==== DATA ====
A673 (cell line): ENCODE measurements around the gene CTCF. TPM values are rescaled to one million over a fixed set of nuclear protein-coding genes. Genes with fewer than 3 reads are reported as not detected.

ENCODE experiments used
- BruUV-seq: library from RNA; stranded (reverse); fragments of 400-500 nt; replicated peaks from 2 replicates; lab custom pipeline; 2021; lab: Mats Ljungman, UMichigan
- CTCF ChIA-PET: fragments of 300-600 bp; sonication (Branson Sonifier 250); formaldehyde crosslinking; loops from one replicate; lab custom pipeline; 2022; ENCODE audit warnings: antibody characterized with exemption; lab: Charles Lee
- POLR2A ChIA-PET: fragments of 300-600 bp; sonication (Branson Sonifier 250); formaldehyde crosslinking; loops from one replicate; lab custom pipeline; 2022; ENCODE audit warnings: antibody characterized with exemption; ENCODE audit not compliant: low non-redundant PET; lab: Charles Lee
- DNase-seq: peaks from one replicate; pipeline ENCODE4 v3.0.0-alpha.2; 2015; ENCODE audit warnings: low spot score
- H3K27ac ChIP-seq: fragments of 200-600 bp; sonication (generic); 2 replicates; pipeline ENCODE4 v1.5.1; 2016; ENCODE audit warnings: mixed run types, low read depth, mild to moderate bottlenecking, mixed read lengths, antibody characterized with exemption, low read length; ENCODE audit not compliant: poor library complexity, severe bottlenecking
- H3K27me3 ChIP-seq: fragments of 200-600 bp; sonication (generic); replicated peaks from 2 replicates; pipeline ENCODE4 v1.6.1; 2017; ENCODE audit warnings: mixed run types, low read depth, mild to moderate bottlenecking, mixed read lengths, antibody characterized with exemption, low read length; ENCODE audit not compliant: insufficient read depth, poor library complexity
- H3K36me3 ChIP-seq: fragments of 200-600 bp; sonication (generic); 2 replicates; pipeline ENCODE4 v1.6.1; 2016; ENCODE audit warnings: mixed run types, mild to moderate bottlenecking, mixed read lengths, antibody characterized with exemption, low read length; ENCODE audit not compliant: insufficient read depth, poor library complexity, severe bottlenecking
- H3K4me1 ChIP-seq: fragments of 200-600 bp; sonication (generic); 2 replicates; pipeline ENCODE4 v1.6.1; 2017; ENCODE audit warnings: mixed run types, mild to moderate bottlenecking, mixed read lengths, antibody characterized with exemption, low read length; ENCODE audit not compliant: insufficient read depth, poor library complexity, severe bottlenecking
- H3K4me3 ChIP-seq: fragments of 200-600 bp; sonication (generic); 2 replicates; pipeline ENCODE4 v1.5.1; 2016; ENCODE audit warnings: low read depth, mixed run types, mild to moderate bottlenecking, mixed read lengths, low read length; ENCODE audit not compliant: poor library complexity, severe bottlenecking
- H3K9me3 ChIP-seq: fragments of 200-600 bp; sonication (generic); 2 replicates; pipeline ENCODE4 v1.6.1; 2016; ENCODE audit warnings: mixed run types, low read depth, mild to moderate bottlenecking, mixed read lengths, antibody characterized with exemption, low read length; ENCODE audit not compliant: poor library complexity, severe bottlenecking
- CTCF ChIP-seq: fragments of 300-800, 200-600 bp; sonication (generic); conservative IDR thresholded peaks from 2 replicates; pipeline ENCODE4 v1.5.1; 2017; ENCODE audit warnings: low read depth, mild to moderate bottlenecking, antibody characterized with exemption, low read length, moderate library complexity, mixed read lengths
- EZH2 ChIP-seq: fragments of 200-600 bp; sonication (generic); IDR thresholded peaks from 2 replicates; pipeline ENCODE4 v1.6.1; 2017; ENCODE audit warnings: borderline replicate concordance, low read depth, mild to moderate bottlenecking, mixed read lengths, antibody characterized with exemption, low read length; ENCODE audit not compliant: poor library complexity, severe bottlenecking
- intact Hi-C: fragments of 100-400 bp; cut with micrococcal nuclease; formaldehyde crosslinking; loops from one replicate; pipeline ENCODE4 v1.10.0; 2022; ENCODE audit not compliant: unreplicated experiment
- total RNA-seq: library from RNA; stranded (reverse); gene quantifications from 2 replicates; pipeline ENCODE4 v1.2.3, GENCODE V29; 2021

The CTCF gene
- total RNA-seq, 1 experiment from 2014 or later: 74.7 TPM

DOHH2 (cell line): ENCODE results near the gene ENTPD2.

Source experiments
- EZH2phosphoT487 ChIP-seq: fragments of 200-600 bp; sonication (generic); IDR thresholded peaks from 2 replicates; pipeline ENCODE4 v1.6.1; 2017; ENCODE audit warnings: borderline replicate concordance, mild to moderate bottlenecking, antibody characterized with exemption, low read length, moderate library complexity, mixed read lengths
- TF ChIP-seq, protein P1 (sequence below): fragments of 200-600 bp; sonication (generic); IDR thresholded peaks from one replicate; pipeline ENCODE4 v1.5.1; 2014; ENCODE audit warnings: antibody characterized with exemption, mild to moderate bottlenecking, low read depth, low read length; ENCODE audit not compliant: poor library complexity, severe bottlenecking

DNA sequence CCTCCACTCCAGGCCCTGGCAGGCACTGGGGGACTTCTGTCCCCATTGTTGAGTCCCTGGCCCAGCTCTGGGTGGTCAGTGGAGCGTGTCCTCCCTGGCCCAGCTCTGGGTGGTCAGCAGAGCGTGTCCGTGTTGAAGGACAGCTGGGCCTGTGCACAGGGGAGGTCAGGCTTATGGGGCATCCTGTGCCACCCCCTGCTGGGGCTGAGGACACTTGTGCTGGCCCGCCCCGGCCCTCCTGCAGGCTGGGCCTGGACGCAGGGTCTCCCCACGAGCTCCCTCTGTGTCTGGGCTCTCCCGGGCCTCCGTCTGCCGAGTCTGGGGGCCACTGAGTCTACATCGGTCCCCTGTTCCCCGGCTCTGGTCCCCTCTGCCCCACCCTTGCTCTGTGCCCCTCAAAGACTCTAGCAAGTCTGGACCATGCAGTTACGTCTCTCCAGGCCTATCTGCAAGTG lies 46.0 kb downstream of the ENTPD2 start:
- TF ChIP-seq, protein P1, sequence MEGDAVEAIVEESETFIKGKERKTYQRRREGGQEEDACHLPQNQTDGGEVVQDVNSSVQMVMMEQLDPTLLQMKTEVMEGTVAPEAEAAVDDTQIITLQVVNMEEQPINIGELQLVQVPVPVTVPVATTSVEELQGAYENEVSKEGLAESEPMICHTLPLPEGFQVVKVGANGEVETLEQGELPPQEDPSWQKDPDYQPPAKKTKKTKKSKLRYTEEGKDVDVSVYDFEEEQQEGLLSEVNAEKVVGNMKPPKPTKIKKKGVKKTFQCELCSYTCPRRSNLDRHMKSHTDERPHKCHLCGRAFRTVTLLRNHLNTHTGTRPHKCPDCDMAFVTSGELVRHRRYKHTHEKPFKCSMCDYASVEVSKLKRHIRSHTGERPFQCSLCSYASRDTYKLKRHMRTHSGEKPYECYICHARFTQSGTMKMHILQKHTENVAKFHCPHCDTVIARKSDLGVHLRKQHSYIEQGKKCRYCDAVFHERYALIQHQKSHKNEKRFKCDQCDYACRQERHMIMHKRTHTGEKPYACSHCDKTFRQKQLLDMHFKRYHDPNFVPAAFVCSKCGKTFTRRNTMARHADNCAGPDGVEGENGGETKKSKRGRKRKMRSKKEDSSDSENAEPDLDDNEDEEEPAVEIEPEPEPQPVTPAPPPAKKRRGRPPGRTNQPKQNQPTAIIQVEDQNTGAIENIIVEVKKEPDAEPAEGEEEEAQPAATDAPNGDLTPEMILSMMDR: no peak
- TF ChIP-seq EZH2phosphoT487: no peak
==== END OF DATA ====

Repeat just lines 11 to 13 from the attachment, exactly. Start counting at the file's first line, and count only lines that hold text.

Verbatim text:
- H3K4me3 ChIP-seq: fragments of 200-600 bp; sonication (generic); 2 replicates; pipeline ENCODE4 v1.5.1; 2016; ENCODE audit warnings: low read depth, mixed run types, mild to moderate bottlenecking, mixed read lengths, low read length; ENCODE audit not compliant: poor library complexity, severe bottlenecking
- H3K9me3 ChIP-seq: fragments of 200-600 bp; sonication (generic); 2 replicates; pipeline ENCODE4 v1.6.1; 2016; ENCODE audit warnings: mixed run types, low read depth, mild to moderate bottlenecking, mixed read lengths, antibody characterized with exemption, low read length; ENCODE audit not compliant: poor library complexity, severe bottlenecking
- CTCF ChIP-seq: fragments of 300-800, 200-600 bp; sonication (generic); conservative IDR thresholded peaks from 2 replicates; pipeline ENCODE4 v1.5.1; 2017; ENCODE audit warnings: low read depth, mild to moderate bottlenecking, antibody characterized with exemption, low read length, moderate library complexity, mixed read lengths